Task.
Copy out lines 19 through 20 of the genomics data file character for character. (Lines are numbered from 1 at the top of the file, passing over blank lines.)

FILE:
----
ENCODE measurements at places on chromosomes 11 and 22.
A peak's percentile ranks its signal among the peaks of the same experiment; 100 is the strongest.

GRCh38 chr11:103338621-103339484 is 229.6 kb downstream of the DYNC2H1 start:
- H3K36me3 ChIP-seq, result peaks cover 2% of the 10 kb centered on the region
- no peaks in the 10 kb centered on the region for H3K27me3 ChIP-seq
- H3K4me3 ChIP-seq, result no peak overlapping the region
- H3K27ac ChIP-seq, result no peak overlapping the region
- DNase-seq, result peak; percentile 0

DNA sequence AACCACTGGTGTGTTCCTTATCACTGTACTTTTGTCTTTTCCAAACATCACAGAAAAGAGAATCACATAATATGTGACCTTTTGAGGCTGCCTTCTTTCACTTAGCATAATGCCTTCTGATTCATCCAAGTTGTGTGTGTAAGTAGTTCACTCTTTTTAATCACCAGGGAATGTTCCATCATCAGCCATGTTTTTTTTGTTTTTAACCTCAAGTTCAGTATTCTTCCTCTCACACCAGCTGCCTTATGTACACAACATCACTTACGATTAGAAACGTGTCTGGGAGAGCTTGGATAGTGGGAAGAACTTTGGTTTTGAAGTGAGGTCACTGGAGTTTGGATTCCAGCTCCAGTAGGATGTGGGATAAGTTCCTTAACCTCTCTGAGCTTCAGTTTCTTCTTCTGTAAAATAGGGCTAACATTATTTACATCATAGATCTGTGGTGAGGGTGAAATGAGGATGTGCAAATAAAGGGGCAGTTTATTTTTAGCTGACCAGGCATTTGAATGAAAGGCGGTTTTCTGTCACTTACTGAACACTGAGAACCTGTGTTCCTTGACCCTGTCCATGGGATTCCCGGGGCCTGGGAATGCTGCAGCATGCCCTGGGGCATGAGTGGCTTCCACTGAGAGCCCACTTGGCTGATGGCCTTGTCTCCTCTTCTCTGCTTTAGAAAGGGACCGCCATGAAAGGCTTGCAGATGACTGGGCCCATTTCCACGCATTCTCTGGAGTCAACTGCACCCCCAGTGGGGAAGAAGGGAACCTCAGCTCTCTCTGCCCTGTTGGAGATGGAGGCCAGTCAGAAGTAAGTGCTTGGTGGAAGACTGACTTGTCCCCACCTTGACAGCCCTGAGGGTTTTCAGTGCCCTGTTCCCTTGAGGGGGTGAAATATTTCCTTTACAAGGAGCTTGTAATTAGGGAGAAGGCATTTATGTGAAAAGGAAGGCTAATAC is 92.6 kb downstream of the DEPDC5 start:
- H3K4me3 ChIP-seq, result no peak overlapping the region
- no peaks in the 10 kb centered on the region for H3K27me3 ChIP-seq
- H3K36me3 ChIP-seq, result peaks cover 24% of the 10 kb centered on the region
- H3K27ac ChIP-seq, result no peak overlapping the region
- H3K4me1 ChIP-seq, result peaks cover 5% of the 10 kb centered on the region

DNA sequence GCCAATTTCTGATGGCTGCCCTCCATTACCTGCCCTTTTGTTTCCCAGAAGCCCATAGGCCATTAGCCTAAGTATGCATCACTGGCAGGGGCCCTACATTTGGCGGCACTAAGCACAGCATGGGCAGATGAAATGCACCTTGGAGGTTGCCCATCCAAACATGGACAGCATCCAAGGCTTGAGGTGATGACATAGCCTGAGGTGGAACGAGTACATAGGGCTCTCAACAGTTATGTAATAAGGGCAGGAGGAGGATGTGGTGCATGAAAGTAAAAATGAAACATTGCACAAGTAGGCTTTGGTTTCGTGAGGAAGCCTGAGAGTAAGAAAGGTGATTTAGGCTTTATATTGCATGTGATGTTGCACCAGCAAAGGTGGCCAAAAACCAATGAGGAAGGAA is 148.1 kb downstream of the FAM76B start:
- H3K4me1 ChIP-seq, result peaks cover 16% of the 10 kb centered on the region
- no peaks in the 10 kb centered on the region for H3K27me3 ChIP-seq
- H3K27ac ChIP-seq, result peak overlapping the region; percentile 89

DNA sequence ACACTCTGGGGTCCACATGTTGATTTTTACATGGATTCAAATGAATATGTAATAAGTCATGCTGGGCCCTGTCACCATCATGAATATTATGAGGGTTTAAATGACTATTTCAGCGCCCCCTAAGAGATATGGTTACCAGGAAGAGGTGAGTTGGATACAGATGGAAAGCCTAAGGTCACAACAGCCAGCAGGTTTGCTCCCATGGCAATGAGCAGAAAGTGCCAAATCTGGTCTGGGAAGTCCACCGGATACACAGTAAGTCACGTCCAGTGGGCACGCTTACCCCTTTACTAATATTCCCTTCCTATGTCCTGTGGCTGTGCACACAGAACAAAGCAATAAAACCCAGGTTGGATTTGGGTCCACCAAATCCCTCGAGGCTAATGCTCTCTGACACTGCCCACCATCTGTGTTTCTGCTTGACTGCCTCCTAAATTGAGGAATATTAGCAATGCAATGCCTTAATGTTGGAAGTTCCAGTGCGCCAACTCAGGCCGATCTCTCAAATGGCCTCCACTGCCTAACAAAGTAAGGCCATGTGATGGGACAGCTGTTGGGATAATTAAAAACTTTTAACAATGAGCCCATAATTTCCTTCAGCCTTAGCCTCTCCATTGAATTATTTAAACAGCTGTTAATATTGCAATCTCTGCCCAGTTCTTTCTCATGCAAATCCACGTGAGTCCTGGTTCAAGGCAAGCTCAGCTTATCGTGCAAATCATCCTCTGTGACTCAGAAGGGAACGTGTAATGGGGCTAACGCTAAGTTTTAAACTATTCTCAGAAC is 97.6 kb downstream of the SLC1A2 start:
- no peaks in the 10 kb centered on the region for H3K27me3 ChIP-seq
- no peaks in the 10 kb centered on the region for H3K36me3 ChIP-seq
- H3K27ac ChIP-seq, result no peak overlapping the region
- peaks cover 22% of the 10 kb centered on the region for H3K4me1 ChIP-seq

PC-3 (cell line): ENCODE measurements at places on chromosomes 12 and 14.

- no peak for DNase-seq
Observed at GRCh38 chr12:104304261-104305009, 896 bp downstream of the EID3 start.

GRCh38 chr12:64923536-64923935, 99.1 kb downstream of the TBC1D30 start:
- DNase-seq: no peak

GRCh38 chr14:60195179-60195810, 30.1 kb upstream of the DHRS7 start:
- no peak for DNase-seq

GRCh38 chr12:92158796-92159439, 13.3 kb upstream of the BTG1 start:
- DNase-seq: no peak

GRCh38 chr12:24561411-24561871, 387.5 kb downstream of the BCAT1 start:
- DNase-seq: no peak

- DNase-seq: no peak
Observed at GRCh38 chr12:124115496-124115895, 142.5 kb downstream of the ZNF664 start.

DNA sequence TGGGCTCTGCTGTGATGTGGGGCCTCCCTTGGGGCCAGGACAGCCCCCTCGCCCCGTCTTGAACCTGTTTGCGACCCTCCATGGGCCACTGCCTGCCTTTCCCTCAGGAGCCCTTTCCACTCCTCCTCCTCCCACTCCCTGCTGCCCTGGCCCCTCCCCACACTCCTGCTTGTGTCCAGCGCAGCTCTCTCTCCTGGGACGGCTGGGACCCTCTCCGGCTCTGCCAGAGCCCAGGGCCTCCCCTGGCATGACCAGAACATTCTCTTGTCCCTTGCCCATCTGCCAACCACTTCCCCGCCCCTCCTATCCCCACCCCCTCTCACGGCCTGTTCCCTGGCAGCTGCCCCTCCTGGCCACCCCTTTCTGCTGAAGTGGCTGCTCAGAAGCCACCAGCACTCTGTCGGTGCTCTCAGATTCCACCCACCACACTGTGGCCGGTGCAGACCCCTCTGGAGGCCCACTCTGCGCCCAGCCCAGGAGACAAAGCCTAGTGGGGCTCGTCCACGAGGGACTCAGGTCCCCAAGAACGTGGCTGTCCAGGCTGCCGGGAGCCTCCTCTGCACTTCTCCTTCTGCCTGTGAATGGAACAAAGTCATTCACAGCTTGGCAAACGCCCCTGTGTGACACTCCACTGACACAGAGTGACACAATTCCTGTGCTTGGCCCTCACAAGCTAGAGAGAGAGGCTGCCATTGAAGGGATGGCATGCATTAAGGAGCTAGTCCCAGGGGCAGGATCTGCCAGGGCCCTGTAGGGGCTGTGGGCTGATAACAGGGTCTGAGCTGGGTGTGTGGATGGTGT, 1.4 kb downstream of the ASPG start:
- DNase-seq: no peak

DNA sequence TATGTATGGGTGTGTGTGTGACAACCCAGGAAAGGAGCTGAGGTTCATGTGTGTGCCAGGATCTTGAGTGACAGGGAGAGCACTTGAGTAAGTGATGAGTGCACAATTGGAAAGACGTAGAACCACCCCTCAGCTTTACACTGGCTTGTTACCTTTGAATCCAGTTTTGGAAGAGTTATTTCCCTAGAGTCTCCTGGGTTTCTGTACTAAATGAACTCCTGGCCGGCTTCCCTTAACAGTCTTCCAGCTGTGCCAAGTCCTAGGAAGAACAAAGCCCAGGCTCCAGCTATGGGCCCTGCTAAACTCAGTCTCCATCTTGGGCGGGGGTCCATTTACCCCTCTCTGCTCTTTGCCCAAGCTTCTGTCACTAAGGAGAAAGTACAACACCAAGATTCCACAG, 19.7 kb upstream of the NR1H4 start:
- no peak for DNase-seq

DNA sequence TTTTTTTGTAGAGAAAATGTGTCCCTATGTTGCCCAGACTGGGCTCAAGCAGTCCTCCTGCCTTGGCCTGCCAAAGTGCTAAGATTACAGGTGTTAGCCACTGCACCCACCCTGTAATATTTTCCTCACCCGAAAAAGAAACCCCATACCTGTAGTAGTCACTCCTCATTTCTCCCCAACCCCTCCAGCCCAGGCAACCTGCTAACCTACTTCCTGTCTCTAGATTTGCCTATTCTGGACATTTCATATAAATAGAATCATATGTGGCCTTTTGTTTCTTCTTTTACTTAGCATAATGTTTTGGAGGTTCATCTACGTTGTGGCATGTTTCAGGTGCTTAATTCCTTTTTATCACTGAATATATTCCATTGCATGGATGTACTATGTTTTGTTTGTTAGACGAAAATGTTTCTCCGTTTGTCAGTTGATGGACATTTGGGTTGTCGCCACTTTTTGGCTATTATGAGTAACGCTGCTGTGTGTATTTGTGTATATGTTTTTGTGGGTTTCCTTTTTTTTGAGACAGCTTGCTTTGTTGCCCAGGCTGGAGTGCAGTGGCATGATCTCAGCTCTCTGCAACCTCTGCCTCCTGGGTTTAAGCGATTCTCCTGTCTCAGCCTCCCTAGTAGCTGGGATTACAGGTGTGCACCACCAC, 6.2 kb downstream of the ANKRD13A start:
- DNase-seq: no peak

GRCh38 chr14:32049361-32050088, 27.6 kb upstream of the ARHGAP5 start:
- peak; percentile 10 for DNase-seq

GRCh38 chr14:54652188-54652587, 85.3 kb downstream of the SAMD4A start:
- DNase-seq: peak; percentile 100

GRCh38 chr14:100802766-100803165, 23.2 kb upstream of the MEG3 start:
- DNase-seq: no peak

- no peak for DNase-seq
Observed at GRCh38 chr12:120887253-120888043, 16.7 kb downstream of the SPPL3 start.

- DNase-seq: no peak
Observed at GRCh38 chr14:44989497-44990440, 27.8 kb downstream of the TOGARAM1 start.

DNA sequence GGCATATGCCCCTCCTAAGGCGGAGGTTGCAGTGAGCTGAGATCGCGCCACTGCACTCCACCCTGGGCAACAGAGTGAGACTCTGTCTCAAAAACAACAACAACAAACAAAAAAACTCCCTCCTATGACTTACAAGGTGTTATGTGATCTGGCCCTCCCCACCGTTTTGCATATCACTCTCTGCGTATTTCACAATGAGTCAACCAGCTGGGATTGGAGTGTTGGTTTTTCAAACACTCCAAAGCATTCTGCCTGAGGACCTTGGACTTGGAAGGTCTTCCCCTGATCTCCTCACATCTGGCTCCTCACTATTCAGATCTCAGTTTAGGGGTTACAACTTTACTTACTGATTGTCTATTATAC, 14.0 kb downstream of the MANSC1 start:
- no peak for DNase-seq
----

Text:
DNA sequence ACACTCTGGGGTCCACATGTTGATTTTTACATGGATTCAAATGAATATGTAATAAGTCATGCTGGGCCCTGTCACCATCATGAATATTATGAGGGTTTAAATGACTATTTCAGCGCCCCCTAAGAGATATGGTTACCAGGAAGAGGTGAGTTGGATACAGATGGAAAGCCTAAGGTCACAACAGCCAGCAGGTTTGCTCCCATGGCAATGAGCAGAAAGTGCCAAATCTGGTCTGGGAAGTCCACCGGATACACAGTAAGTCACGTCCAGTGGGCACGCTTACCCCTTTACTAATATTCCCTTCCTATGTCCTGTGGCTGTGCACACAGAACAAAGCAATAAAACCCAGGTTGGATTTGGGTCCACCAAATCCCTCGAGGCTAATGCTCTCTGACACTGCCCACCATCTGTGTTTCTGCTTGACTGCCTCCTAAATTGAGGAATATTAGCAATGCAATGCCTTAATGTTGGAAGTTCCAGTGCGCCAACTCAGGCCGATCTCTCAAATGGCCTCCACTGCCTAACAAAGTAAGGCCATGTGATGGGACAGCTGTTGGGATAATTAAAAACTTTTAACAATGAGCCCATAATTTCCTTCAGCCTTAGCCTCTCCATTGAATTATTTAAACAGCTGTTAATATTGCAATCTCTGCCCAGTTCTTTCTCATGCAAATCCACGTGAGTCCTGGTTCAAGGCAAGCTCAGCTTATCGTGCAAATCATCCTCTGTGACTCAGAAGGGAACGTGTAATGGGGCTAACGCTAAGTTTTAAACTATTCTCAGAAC is 97.6 kb downstream of the SLC1A2 start:
- no peaks in the 10 kb centered on the region for H3K27me3 ChIP-seq